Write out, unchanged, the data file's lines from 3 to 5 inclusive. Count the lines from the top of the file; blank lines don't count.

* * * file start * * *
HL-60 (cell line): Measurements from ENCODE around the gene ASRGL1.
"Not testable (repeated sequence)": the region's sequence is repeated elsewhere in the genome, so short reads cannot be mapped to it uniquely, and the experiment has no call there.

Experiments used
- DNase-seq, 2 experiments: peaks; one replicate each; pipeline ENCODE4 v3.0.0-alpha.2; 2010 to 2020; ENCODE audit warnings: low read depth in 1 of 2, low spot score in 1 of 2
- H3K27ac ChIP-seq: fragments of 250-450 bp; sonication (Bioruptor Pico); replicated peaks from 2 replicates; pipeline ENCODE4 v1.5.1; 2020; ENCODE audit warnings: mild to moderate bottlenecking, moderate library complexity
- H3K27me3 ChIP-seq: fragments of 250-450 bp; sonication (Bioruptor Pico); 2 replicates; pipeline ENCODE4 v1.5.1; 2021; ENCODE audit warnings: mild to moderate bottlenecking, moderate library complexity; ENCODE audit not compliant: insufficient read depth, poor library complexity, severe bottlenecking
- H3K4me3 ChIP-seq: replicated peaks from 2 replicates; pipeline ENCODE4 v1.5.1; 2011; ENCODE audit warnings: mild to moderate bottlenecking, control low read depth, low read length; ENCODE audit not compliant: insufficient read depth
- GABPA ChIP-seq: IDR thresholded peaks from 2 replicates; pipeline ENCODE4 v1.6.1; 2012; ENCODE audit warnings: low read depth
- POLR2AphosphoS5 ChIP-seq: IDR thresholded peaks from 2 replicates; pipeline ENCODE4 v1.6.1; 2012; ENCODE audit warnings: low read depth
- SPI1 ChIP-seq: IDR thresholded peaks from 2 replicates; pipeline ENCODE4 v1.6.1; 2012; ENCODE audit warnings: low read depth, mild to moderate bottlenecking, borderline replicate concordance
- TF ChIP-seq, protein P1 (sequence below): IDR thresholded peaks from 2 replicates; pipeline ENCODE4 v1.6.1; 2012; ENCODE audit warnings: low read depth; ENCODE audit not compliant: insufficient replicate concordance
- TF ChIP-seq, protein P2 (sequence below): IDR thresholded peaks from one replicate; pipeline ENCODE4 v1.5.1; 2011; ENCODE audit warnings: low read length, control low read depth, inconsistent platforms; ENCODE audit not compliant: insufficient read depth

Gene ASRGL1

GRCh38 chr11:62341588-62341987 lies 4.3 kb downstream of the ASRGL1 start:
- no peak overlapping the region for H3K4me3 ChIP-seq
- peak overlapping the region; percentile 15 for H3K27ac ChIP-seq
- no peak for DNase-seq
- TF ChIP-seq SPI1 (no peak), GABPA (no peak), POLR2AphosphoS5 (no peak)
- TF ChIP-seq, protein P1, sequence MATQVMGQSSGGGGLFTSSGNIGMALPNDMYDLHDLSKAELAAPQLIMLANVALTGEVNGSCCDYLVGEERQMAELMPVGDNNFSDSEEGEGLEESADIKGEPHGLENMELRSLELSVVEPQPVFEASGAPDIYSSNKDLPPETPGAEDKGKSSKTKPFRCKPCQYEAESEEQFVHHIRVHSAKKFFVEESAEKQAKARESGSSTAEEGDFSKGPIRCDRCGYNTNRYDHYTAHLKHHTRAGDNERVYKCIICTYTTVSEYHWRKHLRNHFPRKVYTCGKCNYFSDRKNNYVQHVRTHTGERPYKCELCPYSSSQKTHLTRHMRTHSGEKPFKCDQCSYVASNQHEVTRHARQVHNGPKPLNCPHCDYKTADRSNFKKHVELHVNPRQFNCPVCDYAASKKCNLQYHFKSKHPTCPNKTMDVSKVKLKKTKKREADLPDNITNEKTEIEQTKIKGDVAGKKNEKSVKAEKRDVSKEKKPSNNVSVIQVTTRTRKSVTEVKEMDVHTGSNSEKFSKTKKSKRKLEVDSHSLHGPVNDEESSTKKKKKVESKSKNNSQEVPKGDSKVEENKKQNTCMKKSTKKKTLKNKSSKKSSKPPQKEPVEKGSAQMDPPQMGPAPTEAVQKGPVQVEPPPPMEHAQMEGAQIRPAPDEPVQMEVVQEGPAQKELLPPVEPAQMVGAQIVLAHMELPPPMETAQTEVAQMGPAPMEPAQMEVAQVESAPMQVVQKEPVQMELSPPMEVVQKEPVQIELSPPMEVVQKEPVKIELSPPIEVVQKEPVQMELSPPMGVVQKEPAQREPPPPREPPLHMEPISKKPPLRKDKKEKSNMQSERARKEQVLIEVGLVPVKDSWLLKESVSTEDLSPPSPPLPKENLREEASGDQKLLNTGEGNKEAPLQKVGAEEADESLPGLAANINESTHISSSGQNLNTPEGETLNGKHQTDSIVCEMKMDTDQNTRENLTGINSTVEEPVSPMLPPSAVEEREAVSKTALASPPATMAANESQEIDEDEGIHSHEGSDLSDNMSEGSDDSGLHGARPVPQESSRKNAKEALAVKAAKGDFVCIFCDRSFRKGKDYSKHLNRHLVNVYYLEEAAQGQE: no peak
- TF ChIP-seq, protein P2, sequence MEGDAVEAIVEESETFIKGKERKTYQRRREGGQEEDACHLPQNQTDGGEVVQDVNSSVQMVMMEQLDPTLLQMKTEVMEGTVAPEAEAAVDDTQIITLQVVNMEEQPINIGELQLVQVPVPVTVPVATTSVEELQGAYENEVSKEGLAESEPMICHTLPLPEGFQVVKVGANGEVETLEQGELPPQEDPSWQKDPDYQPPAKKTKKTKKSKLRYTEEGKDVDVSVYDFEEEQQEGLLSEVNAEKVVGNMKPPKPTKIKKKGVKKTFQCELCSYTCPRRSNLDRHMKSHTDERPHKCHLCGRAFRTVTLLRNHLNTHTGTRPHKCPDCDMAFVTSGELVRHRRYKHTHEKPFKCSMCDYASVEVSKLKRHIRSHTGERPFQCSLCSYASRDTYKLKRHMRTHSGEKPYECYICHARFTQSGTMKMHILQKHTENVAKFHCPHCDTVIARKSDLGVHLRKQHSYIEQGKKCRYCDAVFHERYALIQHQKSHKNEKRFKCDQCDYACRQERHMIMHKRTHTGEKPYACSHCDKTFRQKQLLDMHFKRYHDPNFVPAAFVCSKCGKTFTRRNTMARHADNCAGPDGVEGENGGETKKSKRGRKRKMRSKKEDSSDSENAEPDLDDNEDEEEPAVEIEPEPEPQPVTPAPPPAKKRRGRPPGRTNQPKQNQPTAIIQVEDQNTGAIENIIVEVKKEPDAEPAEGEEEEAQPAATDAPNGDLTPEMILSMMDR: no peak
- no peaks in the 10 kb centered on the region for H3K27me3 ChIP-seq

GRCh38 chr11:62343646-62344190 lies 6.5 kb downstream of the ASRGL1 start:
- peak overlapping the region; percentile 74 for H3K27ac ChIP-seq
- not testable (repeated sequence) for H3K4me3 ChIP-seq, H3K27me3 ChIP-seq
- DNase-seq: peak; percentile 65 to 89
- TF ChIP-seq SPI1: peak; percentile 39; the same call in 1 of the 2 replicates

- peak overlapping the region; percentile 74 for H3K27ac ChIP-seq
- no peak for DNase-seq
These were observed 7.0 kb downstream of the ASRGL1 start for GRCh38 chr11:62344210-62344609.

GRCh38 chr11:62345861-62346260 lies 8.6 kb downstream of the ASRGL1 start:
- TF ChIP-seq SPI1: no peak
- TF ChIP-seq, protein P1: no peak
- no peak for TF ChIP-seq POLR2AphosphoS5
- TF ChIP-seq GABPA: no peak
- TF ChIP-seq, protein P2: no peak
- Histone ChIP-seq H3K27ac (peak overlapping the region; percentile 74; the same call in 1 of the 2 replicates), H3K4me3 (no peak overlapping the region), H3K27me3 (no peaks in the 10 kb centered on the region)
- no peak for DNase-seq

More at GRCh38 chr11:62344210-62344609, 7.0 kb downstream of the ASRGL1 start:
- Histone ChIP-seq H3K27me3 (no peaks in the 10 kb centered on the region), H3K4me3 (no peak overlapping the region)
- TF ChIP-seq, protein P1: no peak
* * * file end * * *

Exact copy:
Experiments used
- DNase-seq, 2 experiments: peaks; one replicate each; pipeline ENCODE4 v3.0.0-alpha.2; 2010 to 2020; ENCODE audit warnings: low read depth in 1 of 2, low spot score in 1 of 2
- H3K27ac ChIP-seq: fragments of 250-450 bp; sonication (Bioruptor Pico); replicated peaks from 2 replicates; pipeline ENCODE4 v1.5.1; 2020; ENCODE audit warnings: mild to moderate bottlenecking, moderate library complexity